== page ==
Lois Mailou Jones: Visionary artist with a global perspective

Herb Boyd | 10/1/2020, midnight
When acclaim is dispensed for African American artists, Lois Mailou Jones, for the more perceptive chroniclers, is usually included, and ...
Lois Mailou Jones

When acclaim is dispensed for African American artists, Lois Mailou Jones, for the more perceptive chroniclers, is usually included, and more than just a footnote. Usually she gets this notable profile because of her gender, and merely as a way to provide some sense of balance. But her accomplishments merit much more than a passing nod or attempt to make sure a Black woman is mentioned.

No matter the publication or encyclopedia on Black artists, Jones warrants a place, and there would be no argument once her paintings are seen and evaluated. She was as phenomenal with the paint brush as she was representing the race in her images and depictions.

Born on Nov. 3, 1905, in Boston, Jones was the daughter of Thomas Vreeland Jones, an attorney, and Carolyn Dorinda Jones, a hairdresser and hat designer. Her mother observed some of Lois’ early drawings and took her to one of her client’s houses where she could see a collection of artistic treasures. Recognizing her daughter’s enthusiasm from the visit, she began coaxing and encouraging her daughter to become an artist.

To this end, Lois attended the Boston National School and studied drawing at the Boston Museum vocational drawing class in the afternoon and on Saturdays. There was also instruction from a teacher at the Rhode Island School of Design. In 1923, she was awarded a four-year scholarship to the Boston Museum School of Fine Arts. After completing her studies here she enrolled at the Designers Art School of Boston. By 1928, she headed south to organize and helm the art Department at Palmer Memorial Institute in Sedalia, North Carolina. As she learned it was an elite school that catered primarily to the more endowed African Americans.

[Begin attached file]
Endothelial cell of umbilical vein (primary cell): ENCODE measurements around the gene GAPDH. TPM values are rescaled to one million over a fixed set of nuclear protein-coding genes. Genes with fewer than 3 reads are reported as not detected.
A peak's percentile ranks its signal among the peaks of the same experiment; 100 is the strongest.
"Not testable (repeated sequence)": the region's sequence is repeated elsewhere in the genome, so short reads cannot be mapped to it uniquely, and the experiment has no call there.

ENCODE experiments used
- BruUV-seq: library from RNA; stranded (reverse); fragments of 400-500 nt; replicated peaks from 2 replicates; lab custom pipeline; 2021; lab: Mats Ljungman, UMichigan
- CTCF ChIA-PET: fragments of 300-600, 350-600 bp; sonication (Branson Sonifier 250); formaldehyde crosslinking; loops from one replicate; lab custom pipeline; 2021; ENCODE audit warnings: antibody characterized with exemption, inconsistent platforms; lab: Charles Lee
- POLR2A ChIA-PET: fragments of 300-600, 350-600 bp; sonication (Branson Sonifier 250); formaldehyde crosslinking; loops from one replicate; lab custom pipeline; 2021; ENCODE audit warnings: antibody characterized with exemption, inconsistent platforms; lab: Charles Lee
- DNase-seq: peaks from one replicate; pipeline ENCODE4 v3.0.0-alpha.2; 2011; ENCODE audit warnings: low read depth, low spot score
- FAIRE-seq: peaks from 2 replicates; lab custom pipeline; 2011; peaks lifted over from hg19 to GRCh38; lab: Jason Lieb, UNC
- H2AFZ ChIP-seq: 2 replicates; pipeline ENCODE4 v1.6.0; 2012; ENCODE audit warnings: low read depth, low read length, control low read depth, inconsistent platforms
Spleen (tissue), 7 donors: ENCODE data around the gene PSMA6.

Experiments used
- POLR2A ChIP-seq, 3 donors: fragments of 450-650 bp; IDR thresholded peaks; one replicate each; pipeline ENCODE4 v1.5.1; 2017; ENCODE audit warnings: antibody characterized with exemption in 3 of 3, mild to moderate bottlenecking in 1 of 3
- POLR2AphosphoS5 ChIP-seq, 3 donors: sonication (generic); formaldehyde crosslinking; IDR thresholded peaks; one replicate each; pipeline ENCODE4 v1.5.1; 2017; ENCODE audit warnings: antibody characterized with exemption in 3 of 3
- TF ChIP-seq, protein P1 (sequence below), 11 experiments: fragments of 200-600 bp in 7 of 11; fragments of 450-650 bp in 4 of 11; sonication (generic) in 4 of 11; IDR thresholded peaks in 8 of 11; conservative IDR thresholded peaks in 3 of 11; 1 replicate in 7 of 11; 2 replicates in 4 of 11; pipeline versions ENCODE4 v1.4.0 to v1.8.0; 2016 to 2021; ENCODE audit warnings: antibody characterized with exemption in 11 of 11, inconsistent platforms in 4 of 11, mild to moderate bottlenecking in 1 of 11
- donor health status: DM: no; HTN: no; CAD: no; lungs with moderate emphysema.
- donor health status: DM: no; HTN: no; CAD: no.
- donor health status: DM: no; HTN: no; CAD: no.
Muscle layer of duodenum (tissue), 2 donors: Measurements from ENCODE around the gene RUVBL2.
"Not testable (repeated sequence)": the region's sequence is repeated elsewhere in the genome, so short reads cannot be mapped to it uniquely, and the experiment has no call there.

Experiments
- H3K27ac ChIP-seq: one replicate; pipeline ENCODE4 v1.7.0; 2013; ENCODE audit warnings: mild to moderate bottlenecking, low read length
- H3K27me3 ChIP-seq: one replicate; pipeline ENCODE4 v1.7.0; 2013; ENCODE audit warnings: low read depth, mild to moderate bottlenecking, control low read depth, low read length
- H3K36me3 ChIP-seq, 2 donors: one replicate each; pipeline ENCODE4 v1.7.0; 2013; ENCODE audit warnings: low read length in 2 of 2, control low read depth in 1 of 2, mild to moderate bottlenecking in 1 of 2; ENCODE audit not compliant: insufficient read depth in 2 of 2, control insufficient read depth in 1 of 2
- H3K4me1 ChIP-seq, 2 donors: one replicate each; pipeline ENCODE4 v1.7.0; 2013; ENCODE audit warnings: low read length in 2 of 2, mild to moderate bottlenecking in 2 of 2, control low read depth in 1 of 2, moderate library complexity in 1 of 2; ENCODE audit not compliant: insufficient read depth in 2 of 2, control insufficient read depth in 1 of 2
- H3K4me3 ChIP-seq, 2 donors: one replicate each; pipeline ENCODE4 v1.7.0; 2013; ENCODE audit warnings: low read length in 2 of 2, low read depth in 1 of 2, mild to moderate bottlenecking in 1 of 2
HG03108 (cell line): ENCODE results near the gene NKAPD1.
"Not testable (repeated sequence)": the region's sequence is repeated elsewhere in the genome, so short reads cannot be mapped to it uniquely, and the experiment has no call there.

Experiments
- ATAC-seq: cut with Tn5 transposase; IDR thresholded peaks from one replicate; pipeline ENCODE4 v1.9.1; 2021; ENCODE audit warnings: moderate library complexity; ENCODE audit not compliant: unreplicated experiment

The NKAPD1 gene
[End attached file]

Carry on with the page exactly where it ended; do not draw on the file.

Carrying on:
Working and teaching in the South and enduring the discrimination did not appeal to her and after two years she left and took a position in the art department at Howard University, which would be a nearly lifelong association. Along with her success in academia, Lois gained a wide following for her textile designs. From a number of friends and prominent personalities in the world of art and culture, she was convinced to devote more time to her painting, advice she acceded to and that would put her on the way to even greater artistic study and acclaim, including scholarships and grants to study in Paris and Italy by 1937.

Once ensconced in Paris, Lois exclaimed exuberantly, “At last I am living.” This was an expression of her being liberated from the intense racism and bigotry that troubled her life, personally and artistically. And being adopted by some of the country’s most recognized artists and patrons only added to the joy she experienced.

After only a year or so in Europe she was ready to return to the states and celebrate her freshly anointed fame. Her personal life was greatly enhanced by her marriage in 1953 to the Haitian graphic designer Louis Vergniaud Pierre-Noël who influenced her further as she saw the bright colors and bold patterns of Haitian art on annual trips to her husband’s home. In 1970, Jones was commissioned by the United States Information Agency to serve as a cultural ambassador to Africa. She gave lectures, interviewed local artists and visited museums in 11 countries. This experience led her to further explore African subjects in her work, especially her 1971–1989 paintings.

Her husband’s craft completed Lois’ art and this was further embellished by their mutual love and immersion in the folk life of Haiti. Out of her exploration into Haitian life and culture Lois expressed her imagination in appliques, at times including the visual images and iconography of voodoo.

“It was never enough for her to revel in her own joy and solid accomplishment as an artist,” Marguerite Striar wrote in Essence magazine in November 1972. “She also had to educate, to bring together, to sponsor and encourage, to act as an artist ambassador between her people and the white majority; between Americans and people of other countries; between artists and viewers. This has been her goal and life style.”

Listing just a portion of her prodigious oeuvre is a task, but such works as “Les Fetiches” (oil, 1938); “Peasant Girl” (Haiti, 1954) and “Moon Masque” (acrylic collage, 1971) are examples of her brilliant creativity. She died in 1998.